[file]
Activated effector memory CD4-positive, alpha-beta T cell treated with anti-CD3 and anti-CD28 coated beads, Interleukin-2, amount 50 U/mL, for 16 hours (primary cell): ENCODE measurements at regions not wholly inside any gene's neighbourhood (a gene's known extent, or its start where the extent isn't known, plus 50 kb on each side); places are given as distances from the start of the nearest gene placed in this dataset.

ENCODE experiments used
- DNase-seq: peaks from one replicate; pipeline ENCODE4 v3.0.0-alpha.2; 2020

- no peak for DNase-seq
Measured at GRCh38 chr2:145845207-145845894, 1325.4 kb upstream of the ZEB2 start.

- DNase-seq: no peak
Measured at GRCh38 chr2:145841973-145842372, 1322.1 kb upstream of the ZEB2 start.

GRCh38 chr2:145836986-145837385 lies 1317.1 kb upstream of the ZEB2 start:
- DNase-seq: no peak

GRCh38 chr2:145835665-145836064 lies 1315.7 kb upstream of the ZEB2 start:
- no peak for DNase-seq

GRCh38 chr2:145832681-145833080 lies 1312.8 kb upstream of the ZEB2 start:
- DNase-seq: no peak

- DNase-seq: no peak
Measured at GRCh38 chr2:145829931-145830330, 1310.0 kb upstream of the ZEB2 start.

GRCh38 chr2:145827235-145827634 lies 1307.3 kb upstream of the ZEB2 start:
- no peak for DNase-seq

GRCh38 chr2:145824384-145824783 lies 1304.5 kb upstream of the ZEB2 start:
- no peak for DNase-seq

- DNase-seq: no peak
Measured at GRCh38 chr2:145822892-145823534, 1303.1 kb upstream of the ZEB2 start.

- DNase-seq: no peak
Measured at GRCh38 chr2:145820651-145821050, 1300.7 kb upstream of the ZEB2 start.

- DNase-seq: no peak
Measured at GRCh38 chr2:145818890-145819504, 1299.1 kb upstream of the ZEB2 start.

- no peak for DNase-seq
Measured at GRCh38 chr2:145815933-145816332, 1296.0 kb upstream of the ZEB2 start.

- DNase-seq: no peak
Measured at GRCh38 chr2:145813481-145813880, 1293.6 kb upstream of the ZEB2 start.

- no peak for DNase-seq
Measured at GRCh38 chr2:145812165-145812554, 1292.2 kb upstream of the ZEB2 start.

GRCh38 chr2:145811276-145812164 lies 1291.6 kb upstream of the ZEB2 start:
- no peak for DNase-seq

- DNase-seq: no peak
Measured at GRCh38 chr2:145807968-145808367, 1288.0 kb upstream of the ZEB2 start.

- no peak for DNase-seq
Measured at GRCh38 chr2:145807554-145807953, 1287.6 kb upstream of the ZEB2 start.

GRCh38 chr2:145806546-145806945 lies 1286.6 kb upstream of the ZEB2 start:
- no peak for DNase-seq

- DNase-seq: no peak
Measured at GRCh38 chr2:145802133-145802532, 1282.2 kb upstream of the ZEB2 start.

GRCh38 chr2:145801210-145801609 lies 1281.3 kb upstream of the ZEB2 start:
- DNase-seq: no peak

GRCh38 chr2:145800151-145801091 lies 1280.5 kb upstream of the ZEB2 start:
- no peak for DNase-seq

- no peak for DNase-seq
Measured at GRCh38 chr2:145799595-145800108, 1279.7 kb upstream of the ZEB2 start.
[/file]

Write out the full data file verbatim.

Activated effector memory CD4-positive, alpha-beta T cell treated with anti-CD3 and anti-CD28 coated beads, Interleukin-2, amount 50 U/mL, for 16 hours (primary cell): ENCODE measurements at regions not wholly inside any gene's neighbourhood (a gene's known extent, or its start where the extent isn't known, plus 50 kb on each side); places are given as distances from the start of the nearest gene placed in this dataset.

ENCODE experiments used
- DNase-seq: peaks from one replicate; pipeline ENCODE4 v3.0.0-alpha.2; 2020

- no peak for DNase-seq
Measured at GRCh38 chr2:145845207-145845894, 1325.4 kb upstream of the ZEB2 start.

- DNase-seq: no peak
Measured at GRCh38 chr2:145841973-145842372, 1322.1 kb upstream of the ZEB2 start.

GRCh38 chr2:145836986-145837385 lies 1317.1 kb upstream of the ZEB2 start:
- DNase-seq: no peak

GRCh38 chr2:145835665-145836064 lies 1315.7 kb upstream of the ZEB2 start:
- no peak for DNase-seq

GRCh38 chr2:145832681-145833080 lies 1312.8 kb upstream of the ZEB2 start:
- DNase-seq: no peak

- DNase-seq: no peak
Measured at GRCh38 chr2:145829931-145830330, 1310.0 kb upstream of the ZEB2 start.

GRCh38 chr2:145827235-145827634 lies 1307.3 kb upstream of the ZEB2 start:
- no peak for DNase-seq

GRCh38 chr2:145824384-145824783 lies 1304.5 kb upstream of the ZEB2 start:
- no peak for DNase-seq

- DNase-seq: no peak
Measured at GRCh38 chr2:145822892-145823534, 1303.1 kb upstream of the ZEB2 start.

- DNase-seq: no peak
Measured at GRCh38 chr2:145820651-145821050, 1300.7 kb upstream of the ZEB2 start.

- DNase-seq: no peak
Measured at GRCh38 chr2:145818890-145819504, 1299.1 kb upstream of the ZEB2 start.

- no peak for DNase-seq
Measured at GRCh38 chr2:145815933-145816332, 1296.0 kb upstream of the ZEB2 start.

- DNase-seq: no peak
Measured at GRCh38 chr2:145813481-145813880, 1293.6 kb upstream of the ZEB2 start.

- no peak for DNase-seq
Measured at GRCh38 chr2:145812165-145812554, 1292.2 kb upstream of the ZEB2 start.

GRCh38 chr2:145811276-145812164 lies 1291.6 kb upstream of the ZEB2 start:
- no peak for DNase-seq

- DNase-seq: no peak
Measured at GRCh38 chr2:145807968-145808367, 1288.0 kb upstream of the ZEB2 start.

- no peak for DNase-seq
Measured at GRCh38 chr2:145807554-145807953, 1287.6 kb upstream of the ZEB2 start.

GRCh38 chr2:145806546-145806945 lies 1286.6 kb upstream of the ZEB2 start:
- no peak for DNase-seq

- DNase-seq: no peak
Measured at GRCh38 chr2:145802133-145802532, 1282.2 kb upstream of the ZEB2 start.

GRCh38 chr2:145801210-145801609 lies 1281.3 kb upstream of the ZEB2 start:
- DNase-seq: no peak

GRCh38 chr2:145800151-145801091 lies 1280.5 kb upstream of the ZEB2 start:
- no peak for DNase-seq

- no peak for DNase-seq
Measured at GRCh38 chr2:145799595-145800108, 1279.7 kb upstream of the ZEB2 start.